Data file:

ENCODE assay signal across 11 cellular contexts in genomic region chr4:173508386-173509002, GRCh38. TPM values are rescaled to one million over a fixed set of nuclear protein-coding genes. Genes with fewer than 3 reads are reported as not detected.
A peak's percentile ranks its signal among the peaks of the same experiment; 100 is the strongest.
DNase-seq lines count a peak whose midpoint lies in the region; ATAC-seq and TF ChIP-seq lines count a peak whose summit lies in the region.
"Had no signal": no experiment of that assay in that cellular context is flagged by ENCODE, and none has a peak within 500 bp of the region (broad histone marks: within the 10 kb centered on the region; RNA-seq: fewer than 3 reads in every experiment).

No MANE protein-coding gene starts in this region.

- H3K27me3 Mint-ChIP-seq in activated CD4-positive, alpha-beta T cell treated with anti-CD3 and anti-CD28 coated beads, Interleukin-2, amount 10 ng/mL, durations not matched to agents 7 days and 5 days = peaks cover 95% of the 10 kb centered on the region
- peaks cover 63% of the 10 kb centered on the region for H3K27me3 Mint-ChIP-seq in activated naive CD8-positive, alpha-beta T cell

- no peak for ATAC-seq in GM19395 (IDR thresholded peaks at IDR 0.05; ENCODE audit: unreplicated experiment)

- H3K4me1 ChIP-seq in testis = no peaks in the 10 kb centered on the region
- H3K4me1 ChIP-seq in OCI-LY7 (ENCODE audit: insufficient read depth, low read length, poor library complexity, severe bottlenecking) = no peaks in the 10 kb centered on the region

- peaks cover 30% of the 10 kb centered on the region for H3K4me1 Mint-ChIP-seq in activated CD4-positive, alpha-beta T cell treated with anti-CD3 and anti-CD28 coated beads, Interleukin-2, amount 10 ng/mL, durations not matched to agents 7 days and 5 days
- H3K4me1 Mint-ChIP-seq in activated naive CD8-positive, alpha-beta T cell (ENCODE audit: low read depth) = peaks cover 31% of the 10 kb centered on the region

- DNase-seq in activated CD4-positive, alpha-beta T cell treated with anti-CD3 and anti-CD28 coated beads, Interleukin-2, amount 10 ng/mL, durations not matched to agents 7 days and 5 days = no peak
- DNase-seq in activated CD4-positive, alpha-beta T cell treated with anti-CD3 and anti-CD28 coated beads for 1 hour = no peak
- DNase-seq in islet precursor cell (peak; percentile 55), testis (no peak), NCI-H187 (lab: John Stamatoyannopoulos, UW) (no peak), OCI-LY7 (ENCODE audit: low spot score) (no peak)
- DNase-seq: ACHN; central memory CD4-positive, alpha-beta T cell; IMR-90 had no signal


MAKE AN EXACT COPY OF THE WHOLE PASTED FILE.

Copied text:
ENCODE assay signal across 11 cellular contexts in genomic region chr4:173508386-173509002, GRCh38. TPM values are rescaled to one million over a fixed set of nuclear protein-coding genes. Genes with fewer than 3 reads are reported as not detected.
A peak's percentile ranks its signal among the peaks of the same experiment; 100 is the strongest.
DNase-seq lines count a peak whose midpoint lies in the region; ATAC-seq and TF ChIP-seq lines count a peak whose summit lies in the region.
"Had no signal": no experiment of that assay in that cellular context is flagged by ENCODE, and none has a peak within 500 bp of the region (broad histone marks: within the 10 kb centered on the region; RNA-seq: fewer than 3 reads in every experiment).

No MANE protein-coding gene starts in this region.

- H3K27me3 Mint-ChIP-seq in activated CD4-positive, alpha-beta T cell treated with anti-CD3 and anti-CD28 coated beads, Interleukin-2, amount 10 ng/mL, durations not matched to agents 7 days and 5 days = peaks cover 95% of the 10 kb centered on the region
- peaks cover 63% of the 10 kb centered on the region for H3K27me3 Mint-ChIP-seq in activated naive CD8-positive, alpha-beta T cell

- no peak for ATAC-seq in GM19395 (IDR thresholded peaks at IDR 0.05; ENCODE audit: unreplicated experiment)

- H3K4me1 ChIP-seq in testis = no peaks in the 10 kb centered on the region
- H3K4me1 ChIP-seq in OCI-LY7 (ENCODE audit: insufficient read depth, low read length, poor library complexity, severe bottlenecking) = no peaks in the 10 kb centered on the region

- peaks cover 30% of the 10 kb centered on the region for H3K4me1 Mint-ChIP-seq in activated CD4-positive, alpha-beta T cell treated with anti-CD3 and anti-CD28 coated beads, Interleukin-2, amount 10 ng/mL, durations not matched to agents 7 days and 5 days
- H3K4me1 Mint-ChIP-seq in activated naive CD8-positive, alpha-beta T cell (ENCODE audit: low read depth) = peaks cover 31% of the 10 kb centered on the region

- DNase-seq in activated CD4-positive, alpha-beta T cell treated with anti-CD3 and anti-CD28 coated beads, Interleukin-2, amount 10 ng/mL, durations not matched to agents 7 days and 5 days = no peak
- DNase-seq in activated CD4-positive, alpha-beta T cell treated with anti-CD3 and anti-CD28 coated beads for 1 hour = no peak
- DNase-seq in islet precursor cell (peak; percentile 55), testis (no peak), NCI-H187 (lab: John Stamatoyannopoulos, UW) (no peak), OCI-LY7 (ENCODE audit: low spot score) (no peak)
- DNase-seq: ACHN; central memory CD4-positive, alpha-beta T cell; IMR-90 had no signal